I am thinking a great deal about the idea of motherhood and self-identity. The weather’s cloudy and just perfect for deeper reflections, like asking, "Who am I?"
Maybe, like me, you’ve shed and shouldered a few tears in wrestling with these thoughts. I think we mull this one over as mothers because of the immense sacrifice we make, the image we see in the mirror, and, maybe, for the loss or understanding of who we were before motherhood.
Let me tell you a little about my story, so far…
At the age of 18, I listed an entire page under the header, “I AM.” I was just peeling away at my internal compass one day, and wrote everything down. I remember the final line in my positive self-declarations:
"I AM ME AND ANYTHING I WANT TO BE!"
A few years later, in college, I was required to create a self-declaring "life mission statement.” I dreaded the definitive nature of the assignment -- I was a work in progress (still am). At that stage in my life, I was single and making $4.25 per hour. I was a total mess because I was really confident and really insecure about really everything.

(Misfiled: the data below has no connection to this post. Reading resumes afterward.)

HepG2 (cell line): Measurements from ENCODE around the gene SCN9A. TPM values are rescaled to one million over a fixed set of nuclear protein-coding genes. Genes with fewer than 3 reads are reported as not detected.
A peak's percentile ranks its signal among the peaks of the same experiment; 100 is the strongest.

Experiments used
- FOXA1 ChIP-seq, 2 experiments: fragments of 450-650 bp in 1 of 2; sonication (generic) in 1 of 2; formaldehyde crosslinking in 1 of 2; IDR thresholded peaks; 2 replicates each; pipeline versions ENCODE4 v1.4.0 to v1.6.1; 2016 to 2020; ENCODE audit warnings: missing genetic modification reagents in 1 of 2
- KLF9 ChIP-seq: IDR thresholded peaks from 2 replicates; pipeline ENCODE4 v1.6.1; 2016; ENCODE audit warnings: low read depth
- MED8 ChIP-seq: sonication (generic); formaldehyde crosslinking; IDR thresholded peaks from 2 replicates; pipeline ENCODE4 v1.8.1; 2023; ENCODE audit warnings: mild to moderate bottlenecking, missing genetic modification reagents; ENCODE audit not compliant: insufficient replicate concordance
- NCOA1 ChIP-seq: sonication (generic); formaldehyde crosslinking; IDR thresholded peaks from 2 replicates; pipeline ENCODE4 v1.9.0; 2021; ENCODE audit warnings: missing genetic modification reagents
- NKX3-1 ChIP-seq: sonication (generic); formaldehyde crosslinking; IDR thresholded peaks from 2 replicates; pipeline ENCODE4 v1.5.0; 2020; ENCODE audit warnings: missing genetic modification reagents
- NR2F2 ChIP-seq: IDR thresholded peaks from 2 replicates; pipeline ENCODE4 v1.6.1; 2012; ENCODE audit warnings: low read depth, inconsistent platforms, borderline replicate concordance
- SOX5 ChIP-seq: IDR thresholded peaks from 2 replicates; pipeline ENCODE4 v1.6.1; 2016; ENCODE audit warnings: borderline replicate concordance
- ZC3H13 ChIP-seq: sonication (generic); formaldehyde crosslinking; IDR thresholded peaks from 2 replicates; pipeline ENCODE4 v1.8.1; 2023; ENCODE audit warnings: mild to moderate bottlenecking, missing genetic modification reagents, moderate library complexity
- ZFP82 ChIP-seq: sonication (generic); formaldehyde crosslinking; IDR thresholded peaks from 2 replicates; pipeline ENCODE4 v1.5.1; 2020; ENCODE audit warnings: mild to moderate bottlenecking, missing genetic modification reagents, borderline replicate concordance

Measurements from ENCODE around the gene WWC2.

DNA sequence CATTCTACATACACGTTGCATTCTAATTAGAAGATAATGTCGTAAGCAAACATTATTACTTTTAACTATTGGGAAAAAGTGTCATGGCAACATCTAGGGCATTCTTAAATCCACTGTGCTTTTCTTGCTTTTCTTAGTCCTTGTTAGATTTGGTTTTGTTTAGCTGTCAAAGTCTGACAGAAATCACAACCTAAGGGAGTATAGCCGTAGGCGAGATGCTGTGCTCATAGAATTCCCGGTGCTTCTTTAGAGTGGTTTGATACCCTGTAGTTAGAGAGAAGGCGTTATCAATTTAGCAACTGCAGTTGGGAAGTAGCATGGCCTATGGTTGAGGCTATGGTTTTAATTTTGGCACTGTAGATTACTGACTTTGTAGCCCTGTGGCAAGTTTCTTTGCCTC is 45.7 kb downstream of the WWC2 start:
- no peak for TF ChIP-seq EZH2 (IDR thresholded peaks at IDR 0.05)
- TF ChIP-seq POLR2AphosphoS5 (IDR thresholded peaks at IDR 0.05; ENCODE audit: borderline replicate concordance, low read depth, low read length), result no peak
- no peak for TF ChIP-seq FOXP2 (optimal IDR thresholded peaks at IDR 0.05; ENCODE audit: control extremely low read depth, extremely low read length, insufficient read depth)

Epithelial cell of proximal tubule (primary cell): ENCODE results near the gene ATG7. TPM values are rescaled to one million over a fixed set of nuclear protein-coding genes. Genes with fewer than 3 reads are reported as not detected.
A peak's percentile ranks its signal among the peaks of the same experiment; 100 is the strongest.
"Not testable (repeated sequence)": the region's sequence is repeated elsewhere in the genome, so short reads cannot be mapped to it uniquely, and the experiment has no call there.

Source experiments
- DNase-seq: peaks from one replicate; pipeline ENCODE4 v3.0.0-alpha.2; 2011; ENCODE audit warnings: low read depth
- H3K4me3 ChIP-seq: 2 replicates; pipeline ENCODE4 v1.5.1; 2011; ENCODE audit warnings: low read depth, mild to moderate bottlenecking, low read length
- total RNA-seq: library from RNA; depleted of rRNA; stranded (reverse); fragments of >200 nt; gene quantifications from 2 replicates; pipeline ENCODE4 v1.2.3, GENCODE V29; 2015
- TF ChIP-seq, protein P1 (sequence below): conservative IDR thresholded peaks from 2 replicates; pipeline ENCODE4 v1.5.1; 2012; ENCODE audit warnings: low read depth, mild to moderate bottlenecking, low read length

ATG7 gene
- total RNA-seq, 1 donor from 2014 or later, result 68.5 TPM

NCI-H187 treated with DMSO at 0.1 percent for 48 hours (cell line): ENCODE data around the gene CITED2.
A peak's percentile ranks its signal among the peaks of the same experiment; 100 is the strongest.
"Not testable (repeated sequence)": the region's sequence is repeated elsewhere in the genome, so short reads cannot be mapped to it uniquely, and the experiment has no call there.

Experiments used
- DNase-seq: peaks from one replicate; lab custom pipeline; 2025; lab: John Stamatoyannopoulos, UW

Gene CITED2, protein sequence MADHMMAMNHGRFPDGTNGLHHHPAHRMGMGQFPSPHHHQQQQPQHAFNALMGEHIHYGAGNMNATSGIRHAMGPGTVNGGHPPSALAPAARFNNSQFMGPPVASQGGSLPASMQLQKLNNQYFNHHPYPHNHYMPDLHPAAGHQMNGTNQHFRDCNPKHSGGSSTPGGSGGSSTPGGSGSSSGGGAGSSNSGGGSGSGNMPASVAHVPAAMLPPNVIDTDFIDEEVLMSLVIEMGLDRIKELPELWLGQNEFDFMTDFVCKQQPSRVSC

The opening line in my life mission statement hung like a sign in a well watered garden: "It is not what I am doing that is important, it is what I am BECOMING!"
As my career blossomed, crashed, and blossomed over the next several years, I found myself being asked once again to complete the exercise, t write a life mission statement, during a workshop at the Ritz Carlton Leadership Center. Reluctantly, I obliged.
I reasoned that "I know who I am" and "I already have a life mission statement" and "God's in control anyway." In getting past my bad attitude, and feeling like I would be boxed inside a paragraph of words forever if I wrote anything down, I tried to do the assignment over again.
At that stage in my life, I was a newlywed who had lived through a few crisis. For example, after a couple of months of being married, I discovered my hubby’s mega debt -- we owed $60K combined! This challenge, along with my husband's pursuit of his dream golf career (it required a lot of traveling), led me to set aside some of my own dreams.
I remember being overtaken with tender and tearful emotions during the writing exercise. I felt immensely blessed, yet knew I was missing the mark in my beautiful navy suit. The first line expressed my heart’s core desire: Motherhood! That day, I wrote a beautiful poem titled “IF," reflecting my deeper desires about a life well lived.
Here’s what I wrote: